Case: 11-1197

Document: 178

Page: 15

02/02/2012

515802

28

see also Nihon Keizai Shimbun, Inc. v. Comline Bus. Data, Inc., 166 F.3d 65, 72 (2d Cir. 1999) (abstracts that translated Japanese-language articles were not transformative for purposes of Section 107); accord H.R. Rep. 94-1476, 1976 U.S.C.C.A.N. 5659, 5675 (1976) ([A] copyrighted work would be infringed by reproducing it in whole or in any substantial part, and by duplicating it exactly or by imitation or simulation. Wide departures or variations from the copyrighted work would still be an infringement as long as the authors expression . . . [is] taken.). Here, Appellants copies are archetypal derivative works that infringe Carious copyrights. Prince literally tore the pages out of Carious book of photographs, dolloped paint on the images and interposed them with other photographs, affixed the photographs to plywood, and then presented the results as his own creations. (A-134 at 175:16-177:24; A-135 at 179:17-180:13; A-136 at 182:17-184:13; A-325-26.) The resulting images were indisputably based upon Carious photographs. Appellants argue, however, that Princes work is transformative, and that this weighs in favor of fair use. (App. Br. 39-40.) But even assuming that Princes work can be said to transform Carious photographs in some way, it is clear as a matter of statutory construction that merely because a work is transformed in a

10

Case: 11-1197

Document: 178

Page: 16

02/02/2012

515802

28

second authors work does not make that second work a fair use.8 To hold otherwise would put Section 107 in conflict with, and potentially nullify, the Copyright Acts express grant to copyright owners of the exclusive right to prepare derivative works, which by definition involve transformation. See 17 U.S.C. 101. Basic principles of statutory construction dictate against such a result. See Bilski v. Kappos, 130 S. Ct. 3218, 3228-29 (2010) (reiterating the cannon against interpreting any statutory provision in a manner that would render another provision superfluous and noting that [t]his established rule of statutory interpretation cannot be overcome by judicial speculation as to the subjective intent of the enacting legislators); see also Hague v. Committee for Industrial Organization, 307 U.S. 496, 529-30 (1939) (Stone, J., concurring) (noting that two provisions stand and must be read together). Section 107 and Section 101 can be reconciled by reading transformative for purposes of the fair use defense as different from transformed under Section 101. Guidance as to what sort of purposes will suffice to differentiate between a fair use and an infringing derivative work may be found in the list of illustrative Moreover, it should not be forgotten that whether a work is transformative is only one of three subfactors of a single one of the four fair use factors, and is not determinative. Rather, all of the factors must be weighed together. See Campbell, 510 U.S. at 578; see also Warner Bros. Entmt, Inc. v. RDR Books, 575 F. Supp. 2d 513, 551 (S.D.N.Y. 2008); Video-Cinema Films, Inc. v. The Lloyd E. RiglerLawrence E. Deutch Found., No. 04 Civ. 5332, 2005 U.S. Dist. LEXIS 26302, at *32-33 (S.D.N.Y. Nov. 2, 2005). 11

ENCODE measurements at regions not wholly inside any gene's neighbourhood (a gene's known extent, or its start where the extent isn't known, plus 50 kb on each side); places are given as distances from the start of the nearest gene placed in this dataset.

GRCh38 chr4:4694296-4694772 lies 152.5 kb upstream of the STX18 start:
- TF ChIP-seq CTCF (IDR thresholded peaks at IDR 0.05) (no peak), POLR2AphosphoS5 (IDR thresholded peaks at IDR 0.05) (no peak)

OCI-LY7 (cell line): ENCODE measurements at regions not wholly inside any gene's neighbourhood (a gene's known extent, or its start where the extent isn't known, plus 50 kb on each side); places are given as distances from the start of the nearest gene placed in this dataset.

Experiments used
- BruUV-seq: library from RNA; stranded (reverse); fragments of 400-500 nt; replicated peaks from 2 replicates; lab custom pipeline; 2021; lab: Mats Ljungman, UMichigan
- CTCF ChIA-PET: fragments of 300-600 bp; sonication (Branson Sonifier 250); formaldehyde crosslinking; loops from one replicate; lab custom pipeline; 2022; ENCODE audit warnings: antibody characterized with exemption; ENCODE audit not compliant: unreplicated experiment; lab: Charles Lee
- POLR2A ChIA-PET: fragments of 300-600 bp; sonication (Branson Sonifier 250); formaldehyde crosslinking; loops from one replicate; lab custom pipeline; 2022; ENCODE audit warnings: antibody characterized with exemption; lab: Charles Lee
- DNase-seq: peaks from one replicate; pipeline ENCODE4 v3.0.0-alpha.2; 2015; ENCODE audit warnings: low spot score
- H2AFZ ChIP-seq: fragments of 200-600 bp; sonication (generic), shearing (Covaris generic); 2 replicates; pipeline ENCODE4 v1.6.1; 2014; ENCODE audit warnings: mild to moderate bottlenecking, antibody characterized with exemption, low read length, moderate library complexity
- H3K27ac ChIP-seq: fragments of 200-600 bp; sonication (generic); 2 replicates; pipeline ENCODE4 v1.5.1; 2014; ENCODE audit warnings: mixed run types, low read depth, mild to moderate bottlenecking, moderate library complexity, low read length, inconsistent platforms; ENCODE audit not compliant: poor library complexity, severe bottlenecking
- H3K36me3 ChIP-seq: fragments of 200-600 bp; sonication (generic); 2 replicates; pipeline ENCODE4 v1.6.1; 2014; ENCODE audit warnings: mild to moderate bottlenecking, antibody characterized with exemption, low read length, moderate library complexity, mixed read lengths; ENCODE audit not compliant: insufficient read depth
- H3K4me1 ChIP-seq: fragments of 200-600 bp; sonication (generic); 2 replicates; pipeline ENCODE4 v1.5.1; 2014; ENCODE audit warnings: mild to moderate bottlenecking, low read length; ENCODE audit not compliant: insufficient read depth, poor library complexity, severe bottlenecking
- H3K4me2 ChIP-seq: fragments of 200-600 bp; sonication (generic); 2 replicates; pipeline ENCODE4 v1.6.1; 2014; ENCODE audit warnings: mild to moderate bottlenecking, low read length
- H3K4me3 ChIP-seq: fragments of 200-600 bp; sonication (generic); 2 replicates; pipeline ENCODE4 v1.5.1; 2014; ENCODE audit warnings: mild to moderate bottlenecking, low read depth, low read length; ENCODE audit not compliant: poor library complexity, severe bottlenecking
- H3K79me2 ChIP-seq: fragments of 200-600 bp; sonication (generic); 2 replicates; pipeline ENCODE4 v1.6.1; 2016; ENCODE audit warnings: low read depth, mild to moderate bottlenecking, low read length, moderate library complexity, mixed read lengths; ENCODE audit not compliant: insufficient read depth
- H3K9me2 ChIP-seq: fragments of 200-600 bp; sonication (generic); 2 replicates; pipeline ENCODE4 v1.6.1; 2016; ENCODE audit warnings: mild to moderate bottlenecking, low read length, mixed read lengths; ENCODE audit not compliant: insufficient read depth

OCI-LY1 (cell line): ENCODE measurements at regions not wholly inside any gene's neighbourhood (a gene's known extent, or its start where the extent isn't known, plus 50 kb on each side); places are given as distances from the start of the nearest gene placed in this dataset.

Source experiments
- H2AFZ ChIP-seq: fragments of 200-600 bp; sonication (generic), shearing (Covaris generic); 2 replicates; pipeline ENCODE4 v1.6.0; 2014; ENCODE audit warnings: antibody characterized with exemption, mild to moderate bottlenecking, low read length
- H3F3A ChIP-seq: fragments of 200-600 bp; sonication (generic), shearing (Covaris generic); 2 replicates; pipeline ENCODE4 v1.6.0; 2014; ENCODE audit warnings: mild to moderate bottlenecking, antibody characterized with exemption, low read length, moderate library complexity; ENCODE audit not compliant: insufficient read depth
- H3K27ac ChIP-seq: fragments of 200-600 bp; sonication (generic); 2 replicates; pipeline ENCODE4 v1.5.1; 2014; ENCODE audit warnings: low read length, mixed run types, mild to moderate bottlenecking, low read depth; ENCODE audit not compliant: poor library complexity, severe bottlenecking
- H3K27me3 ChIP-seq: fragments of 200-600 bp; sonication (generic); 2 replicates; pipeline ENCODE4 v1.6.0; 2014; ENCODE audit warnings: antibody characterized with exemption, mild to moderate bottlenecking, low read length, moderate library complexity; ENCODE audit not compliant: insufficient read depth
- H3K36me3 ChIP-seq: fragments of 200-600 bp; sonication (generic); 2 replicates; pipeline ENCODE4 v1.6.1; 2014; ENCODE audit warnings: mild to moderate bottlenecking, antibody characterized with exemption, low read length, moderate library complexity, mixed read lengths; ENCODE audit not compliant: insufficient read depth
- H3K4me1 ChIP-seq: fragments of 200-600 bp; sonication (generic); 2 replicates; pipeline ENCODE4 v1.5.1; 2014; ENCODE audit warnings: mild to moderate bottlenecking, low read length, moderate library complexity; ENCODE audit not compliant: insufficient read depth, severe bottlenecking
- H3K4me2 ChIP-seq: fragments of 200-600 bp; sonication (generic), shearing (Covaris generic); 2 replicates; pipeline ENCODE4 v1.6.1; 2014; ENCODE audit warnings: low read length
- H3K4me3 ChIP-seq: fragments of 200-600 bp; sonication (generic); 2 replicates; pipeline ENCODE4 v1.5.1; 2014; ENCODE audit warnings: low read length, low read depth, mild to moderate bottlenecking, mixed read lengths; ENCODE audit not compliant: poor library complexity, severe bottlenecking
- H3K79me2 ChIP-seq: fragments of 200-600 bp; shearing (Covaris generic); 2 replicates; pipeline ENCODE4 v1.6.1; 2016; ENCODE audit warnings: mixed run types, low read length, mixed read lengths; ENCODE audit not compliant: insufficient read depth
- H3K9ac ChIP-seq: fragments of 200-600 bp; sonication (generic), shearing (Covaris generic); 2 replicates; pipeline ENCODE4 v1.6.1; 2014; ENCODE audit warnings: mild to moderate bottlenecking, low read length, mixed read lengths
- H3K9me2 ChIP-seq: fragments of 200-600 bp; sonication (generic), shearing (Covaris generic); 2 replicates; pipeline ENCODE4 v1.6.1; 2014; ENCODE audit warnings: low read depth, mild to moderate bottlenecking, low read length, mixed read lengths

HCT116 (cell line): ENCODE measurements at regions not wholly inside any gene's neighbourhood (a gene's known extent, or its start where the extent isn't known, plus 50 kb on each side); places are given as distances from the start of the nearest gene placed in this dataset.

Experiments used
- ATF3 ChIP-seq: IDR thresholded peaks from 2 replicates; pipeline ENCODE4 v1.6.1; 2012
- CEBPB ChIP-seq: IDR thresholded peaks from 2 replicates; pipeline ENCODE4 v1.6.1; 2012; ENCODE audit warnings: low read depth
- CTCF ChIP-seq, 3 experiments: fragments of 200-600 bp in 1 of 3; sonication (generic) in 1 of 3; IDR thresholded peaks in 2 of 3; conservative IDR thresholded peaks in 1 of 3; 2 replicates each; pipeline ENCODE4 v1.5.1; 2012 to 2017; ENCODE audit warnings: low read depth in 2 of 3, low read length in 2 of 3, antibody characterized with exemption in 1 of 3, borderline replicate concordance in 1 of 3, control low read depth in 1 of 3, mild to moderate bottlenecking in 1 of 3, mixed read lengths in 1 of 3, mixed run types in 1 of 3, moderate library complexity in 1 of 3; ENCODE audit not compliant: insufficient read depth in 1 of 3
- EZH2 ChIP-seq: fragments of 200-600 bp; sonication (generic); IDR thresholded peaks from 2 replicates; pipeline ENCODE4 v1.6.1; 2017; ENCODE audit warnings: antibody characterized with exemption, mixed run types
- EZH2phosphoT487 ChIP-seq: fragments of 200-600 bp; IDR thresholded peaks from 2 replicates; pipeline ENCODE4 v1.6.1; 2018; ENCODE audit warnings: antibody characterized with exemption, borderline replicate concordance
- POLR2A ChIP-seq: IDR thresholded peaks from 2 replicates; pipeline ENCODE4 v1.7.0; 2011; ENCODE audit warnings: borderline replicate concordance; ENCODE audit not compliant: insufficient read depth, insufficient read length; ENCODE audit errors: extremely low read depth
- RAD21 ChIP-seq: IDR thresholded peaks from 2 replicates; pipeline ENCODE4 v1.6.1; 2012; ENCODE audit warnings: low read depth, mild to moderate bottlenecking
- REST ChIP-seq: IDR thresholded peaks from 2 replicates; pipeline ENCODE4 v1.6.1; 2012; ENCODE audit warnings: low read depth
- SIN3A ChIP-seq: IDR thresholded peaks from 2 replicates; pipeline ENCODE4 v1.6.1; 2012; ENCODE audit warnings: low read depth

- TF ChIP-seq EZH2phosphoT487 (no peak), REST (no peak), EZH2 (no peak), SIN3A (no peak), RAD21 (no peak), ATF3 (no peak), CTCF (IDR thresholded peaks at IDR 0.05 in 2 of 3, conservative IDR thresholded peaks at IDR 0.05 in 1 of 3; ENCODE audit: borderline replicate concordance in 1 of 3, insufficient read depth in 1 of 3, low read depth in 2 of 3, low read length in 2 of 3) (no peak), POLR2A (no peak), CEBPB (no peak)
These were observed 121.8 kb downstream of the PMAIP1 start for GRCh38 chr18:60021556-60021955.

8

Case: 11-1197

Document: 178

Page: 17

02/02/2012

515802

28

examples set forth in Section 107, which includes criticism, comment, news reporting, teaching (including multiple copies for classroom use), scholarship, or research. 17 U.S.C. 107. All have in common a necessary and deliberate relation back to, and dependence on, pre-existing copyrightable works. 17 U.S.C. 107. Thus, works that criticize a quoted work, expose the character of the original author, prove a fact, or summarize an idea from the original work in order to defend or rebut that idea, are examples of works that would be transformative for purposes of Section 107. See Hon. Pierre N. Leval, Toward a Fair Use Standard, 103 Harv. L. Rev. 1105, 1111 (1990). It is this necessary relationship between the original work and the new work that can justify the taking of the original without permission or compensation, assuming that the application of the other fair use factors does not suggest otherwise. As the Supreme Court has elaborated, transformation in the fair use context means that the copy must have a critical bearing on the substance or style of the original composition, and not merely consist of copying to get attention or to avoid the drudgery in working up something fresh. 9 See Campbell, 510 U.S. at 580.